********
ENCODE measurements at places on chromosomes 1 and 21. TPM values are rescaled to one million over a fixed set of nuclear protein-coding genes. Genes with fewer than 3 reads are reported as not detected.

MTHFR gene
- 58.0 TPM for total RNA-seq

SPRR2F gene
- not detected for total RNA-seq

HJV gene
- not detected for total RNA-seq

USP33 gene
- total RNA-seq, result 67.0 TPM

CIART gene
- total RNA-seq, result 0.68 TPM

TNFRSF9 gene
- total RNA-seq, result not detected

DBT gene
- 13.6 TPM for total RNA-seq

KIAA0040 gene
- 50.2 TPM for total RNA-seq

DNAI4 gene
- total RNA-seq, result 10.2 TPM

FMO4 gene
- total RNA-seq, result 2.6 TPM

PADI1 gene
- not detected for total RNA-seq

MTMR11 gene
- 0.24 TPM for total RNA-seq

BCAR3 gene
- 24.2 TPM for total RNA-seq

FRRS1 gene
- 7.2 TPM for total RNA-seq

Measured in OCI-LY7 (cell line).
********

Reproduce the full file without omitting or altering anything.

ENCODE measurements at places on chromosomes 1 and 21. TPM values are rescaled to one million over a fixed set of nuclear protein-coding genes. Genes with fewer than 3 reads are reported as not detected.

MTHFR gene
- 58.0 TPM for total RNA-seq

SPRR2F gene
- not detected for total RNA-seq

HJV gene
- not detected for total RNA-seq

USP33 gene
- total RNA-seq, result 67.0 TPM

CIART gene
- total RNA-seq, result 0.68 TPM

TNFRSF9 gene
- total RNA-seq, result not detected

DBT gene
- 13.6 TPM for total RNA-seq

KIAA0040 gene
- 50.2 TPM for total RNA-seq

DNAI4 gene
- total RNA-seq, result 10.2 TPM

FMO4 gene
- total RNA-seq, result 2.6 TPM

PADI1 gene
- not detected for total RNA-seq

MTMR11 gene
- 0.24 TPM for total RNA-seq

BCAR3 gene
- 24.2 TPM for total RNA-seq

FRRS1 gene
- 7.2 TPM for total RNA-seq

Measured in OCI-LY7 (cell line).